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CA Swordfish Harpoon Fishery

Current Classification on 2017 LOF

Category III
Estimated Number of Participants 6
Target Species Thresher and shortfin mako shark
Applicable Take Reduction Plans None
Observer Coverage None
Marine Mammal Species/Stocks Killed or Injured None documented

^ Number of participants estimates are based on state and federal fisheries permit data.  The estimated number of participants is expressed in terms of the number of active participants in the fishery, when possible.  If this information is not available, the estimated number of vessels or persons licensed for a particular fishery is provided.  If no recent information is available on the number of participants, then the number from the most recent LOF is used.  NMFS acknowledges that, in some cases, these estimations may be inflating actual effort.  

*Observer coverage levels include the latest information reported in the most current final Stock Assessment Report (SAR)

1 Indicates the stock or species is driving the classification of the fishery 

Note: Current classification based on final LOF, no proposed changes are reflected in this table.

Basis for Current Classification

No documented marine mammal interactions.  

Distribution

The harpoon fishing season typically begins in May, peaks in July to September, and ends in December, coincident with the annual northwesterly movement of the North Equatorial Countercurrent and during months of calm sea conditions that harpoon fishing generally requires. Fishing usually concentrates in the Southern California Bight (SCB) off San Diego early in the season and shifts to areas as far north as Oregon later in the season, especially in El Niño years. Swordfish are usually sighted basking at the surface of the water in temperatures between 12 to 26 degrees C. In El Niño years, the range of water temperatures where the majority of swordfish sightings occur narrows and favors warmer temperatures between 20 and 22 degrees C. Harpoon is legal gear in California and Oregon, but is not defined as legal gear in Washington.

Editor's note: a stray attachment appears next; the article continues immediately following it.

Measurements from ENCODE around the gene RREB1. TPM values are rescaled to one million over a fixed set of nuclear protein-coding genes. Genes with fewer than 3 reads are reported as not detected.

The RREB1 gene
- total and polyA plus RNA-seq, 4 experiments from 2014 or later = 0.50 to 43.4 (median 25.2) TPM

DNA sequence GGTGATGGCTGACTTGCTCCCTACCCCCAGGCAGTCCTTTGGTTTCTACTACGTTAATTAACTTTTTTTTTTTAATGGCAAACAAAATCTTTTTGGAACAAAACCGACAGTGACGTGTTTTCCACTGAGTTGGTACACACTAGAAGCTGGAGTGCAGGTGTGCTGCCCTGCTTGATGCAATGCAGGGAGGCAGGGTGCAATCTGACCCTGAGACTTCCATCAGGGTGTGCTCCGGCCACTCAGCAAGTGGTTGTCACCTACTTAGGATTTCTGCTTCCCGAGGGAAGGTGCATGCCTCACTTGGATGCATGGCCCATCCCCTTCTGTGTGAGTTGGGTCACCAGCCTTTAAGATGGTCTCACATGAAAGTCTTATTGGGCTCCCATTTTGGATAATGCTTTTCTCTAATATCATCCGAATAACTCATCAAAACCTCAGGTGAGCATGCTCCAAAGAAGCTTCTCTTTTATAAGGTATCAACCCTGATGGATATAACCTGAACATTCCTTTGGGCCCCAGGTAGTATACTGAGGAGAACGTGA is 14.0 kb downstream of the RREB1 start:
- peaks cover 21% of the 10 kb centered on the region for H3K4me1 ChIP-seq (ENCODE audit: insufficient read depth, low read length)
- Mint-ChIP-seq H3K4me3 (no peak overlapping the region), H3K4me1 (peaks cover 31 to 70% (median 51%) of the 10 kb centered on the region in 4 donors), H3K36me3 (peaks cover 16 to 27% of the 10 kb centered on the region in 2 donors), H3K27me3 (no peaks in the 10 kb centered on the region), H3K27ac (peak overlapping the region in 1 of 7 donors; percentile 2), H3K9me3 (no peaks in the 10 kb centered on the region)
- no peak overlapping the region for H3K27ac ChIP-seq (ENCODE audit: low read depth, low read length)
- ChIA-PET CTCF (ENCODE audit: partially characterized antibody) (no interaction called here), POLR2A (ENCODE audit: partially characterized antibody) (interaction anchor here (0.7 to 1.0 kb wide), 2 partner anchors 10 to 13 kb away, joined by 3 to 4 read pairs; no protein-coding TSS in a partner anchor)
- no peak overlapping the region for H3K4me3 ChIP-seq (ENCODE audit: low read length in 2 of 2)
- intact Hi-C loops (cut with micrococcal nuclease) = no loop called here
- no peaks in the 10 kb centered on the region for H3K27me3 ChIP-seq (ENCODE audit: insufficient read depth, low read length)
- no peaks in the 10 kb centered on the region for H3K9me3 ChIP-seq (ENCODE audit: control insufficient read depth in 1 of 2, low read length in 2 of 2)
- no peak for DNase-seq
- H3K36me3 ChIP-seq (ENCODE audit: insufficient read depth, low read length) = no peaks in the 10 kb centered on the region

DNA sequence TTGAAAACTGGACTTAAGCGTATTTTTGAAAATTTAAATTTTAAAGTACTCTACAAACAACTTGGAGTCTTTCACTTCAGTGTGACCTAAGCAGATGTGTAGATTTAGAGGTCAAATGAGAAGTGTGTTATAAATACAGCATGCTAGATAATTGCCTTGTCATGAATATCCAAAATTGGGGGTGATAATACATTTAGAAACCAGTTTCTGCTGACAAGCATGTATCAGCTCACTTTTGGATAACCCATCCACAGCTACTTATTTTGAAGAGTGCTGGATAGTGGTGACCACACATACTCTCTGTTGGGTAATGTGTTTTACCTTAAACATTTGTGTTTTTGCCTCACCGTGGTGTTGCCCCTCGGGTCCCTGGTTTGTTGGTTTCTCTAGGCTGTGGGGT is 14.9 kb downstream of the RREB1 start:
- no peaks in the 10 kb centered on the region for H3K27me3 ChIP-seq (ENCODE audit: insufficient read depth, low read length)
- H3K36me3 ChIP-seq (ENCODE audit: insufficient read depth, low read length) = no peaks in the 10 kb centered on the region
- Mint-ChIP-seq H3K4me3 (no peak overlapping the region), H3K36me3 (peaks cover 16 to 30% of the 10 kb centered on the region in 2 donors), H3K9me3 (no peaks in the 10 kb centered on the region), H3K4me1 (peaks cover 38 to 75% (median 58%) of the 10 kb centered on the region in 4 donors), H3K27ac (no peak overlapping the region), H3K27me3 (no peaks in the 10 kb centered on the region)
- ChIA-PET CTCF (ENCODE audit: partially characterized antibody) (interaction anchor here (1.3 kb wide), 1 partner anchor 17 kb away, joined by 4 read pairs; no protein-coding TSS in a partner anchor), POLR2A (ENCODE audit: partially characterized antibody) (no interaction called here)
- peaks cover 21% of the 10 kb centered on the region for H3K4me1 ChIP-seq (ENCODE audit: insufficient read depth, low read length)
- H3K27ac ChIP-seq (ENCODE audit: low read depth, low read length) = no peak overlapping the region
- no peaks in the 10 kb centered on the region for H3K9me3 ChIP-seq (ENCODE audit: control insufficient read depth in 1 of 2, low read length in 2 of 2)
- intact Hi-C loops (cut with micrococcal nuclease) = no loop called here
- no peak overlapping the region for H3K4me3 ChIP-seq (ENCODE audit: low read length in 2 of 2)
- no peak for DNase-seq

Gear Description

Harpoon vessels are from 6 m to 26 m (20-87 ft ) in length with a 6 m to 8 m bow plank and hold capacities up to 100 mt (Coan et al. 1998). When a fish is spotted, the plank is positioned above the swordfish and the harpoon thrown from the end of the plank. The fish is stored over ice for the rest of the trip. The hand-held harpoon consists of a 10-16 foot metal and/or wood pole attached to a 2-foot long metal shank and tipped with a 4-inch tethered bronze or iron dart. After harpooning, the handle is pulled free from the dart, and the mainline, marker flag and floats are thrown overboard, leaving the fish to tire itself. The vessel then proceeds to search for and/or harpoon other fish. After the fish is tired, in approximately two hours, the vessel returns to retrieve it.
The harpoon fishery targets swordfish, although small quantities of shark are also landed by harpoon gear, most often common thresher and shortfin mako. There have been infrequent reports of blue, hammerhead (Sphyrna spp), soupfin (Galeorhinus zyopterus), and white (Carcharodon carcharias) sharks being recorded as taken with harpoon gear

Management

A state permit and logbook are required to participate in the harpoon fishery in addition to a general resident or non-resident commercial fishing license and a current CDFG vessel registration. Additionally, the HMS FMP requires a federal permit with a harpoon gear endorsement for all U.S. vessels that fish for HMS within the West Coast EEZ and for U.S. vessels that pursue HMS on the high seas (seaward of the EEZ) and land their catch in California, Oregon, or Washington.

 

Historical Information

Original Category (Year added to the LOF) III (1996)
Original Number of Participants 228
Basis for Original Classification No documented interactions
Past Names N/A
Species/stocks historically documented as killed or injured (but not currently on the list) N/A

 

Timeline of Changes

2016
  • Estimated number of participants decreased from 30 to 6.


 

Updated: January 14, 2017